TEXT OF STORY
KAI RYSSDAL: The federal minimum wage went up today. It was a 70 cent bump to $7.25 an hour. Workers at the bottom end of the pay scale in 31 states will be getting raises. The other 19 states already had minimums higher than the new federal standard. The increase had been in the works for a while. It's the last of a three-step adjustment that was started years ago. It just happens to be coming in the middle of the worst recession in 75 years.
Marketplace's Jeff Tyler reports.
Jeff Tyler: Is this the best time or the worst time to raise the minimum wage? It depends on who you ask.
Heidi Shierholz is an economist at the Economic Policy Institute in Washington.
Heidi Shierholz: What this will do is get additional wages to low-income families, who will spend it in the economy and stimulate the economy. So this is actually perfect timing for this thing.
She says the wage hike could act as a stimulus package that doesn't require government spending.
Shierholz: We estimate that this increase, though modest, will actually give the economy a $5.5 billion boost.
Business groups are skeptical. Marc Freedman is with the U.S. Chamber of Commerce.
Marc Freedman: I don't think you could find a worse time to do this. Businesses are struggling to stay afloat. And the idea of adding a wage burden to them at this moment could potentially be crushing.
Consider the effects on the owner of a local pizza parlor. That's the example used by Bill Dunkelberg, chief economist at the National Federation of Independent Business. A 70 cent increase in hourly pay for 10 minimum wage employees will cost an extra $14,000 a year.
Bill Dunkelberg: Now that is either going to come out of the profits earned by the owner, which typically isn't real high in the pizza joints. Or it's going to be passed on to customers in the form of higher prices. When pizza prices go up, people buy less and so somebody is going to lose a job.
More layoffs when unemployment is already close to 10 percent could slow a recovery. But studies suggest job losses will be small. Last year, the Journal of Labor Research found that a 10 percent increase in the minimum wage caused small businesses to reduce employment by around 1 percent. This time around, there may be even less damage.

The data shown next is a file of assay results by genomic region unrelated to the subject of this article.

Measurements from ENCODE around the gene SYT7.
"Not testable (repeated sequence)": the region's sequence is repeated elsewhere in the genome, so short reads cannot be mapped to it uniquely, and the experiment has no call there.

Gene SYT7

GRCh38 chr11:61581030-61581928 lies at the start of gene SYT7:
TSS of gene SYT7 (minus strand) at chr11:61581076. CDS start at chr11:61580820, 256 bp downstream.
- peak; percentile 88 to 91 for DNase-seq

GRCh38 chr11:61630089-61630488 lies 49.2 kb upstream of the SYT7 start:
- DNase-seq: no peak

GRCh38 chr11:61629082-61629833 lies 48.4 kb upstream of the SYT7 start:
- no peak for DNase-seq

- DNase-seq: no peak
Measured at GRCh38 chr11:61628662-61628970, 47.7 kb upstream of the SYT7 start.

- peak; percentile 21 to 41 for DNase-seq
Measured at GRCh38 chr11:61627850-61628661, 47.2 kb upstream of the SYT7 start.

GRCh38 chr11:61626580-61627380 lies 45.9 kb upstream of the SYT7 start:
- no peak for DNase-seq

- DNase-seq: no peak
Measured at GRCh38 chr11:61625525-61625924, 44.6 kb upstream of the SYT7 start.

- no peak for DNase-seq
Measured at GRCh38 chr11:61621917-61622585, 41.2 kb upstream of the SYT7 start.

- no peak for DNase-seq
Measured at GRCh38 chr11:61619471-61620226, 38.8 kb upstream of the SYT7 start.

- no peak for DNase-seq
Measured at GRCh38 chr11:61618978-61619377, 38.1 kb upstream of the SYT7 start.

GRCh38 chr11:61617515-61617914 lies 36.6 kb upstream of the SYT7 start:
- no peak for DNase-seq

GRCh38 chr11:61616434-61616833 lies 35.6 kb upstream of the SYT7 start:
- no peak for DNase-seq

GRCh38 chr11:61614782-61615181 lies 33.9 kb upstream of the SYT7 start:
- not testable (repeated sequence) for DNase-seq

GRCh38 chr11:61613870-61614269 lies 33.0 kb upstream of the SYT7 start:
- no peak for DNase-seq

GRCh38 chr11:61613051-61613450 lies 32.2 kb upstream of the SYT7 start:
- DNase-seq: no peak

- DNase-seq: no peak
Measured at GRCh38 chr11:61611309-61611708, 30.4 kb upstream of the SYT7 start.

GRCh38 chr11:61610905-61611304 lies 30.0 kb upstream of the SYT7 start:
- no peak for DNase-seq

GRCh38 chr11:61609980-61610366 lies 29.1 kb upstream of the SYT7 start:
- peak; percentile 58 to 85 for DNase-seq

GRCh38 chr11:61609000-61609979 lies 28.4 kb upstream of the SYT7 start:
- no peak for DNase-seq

Employers have had three years to plan for this hike. Even workers who already earn more than the minimum wage could see a bump. For example, teachers' aids at one pre-school in Boise, Idaho currently make $8 an hour. To keep their wages on step above minimum, owner Scott McGavin plans to pay them more.
Scott McGavin: We want to make sure our people are paid competitively.
His business is struggling. So it won't be easy.
McGavin: It might be a little bit of a challenge for us, but it's a small challenge relative to somebody who's making $8 an hour.
Finally, it's worth remembering that the first minimum wage took effect during even worse economic conditions: In 1938, during the Great Depression.
I'm Jeff Tyler for Marketplace.
Ryssdal: For a look at the minimum wage in your state, see our state-by-state list at Marketplace.org.
MINIMUM WAGE BY STATE
While the minimum hourly wage is set by the federal government, states can set higher wage requirements. The chart below shows the minimum wage now in effect in each state and the District of Columbia.
U.S. Department of Labor
|Effective July 24, 2009
* = Was $6.55
|Delaware||$7.25 (was $7.15)|
|District of Columbia||$7.55|
|Florida||$7.25 (was $7.21)|
|Illinois||$8.00 (was $7.75)|
|Missouri||$7.25 (was $7.05)|
|Montana||$7.25 (was $6.90|
|Nevada||$7.25 (was $6.85)|
|New Jersey||$7.25 (was $7.15)|
|New York||$7.25 (was $7.15)|
|North Carolina||$7.25 *|
|North Dakota||$7.25 *|
|Pennsylvania||$7.25 (was $7.15)|
|Puerto Rico||$7.25 *|
|South Carolina||$7.25 *|
|South Dakota||$7.25 *|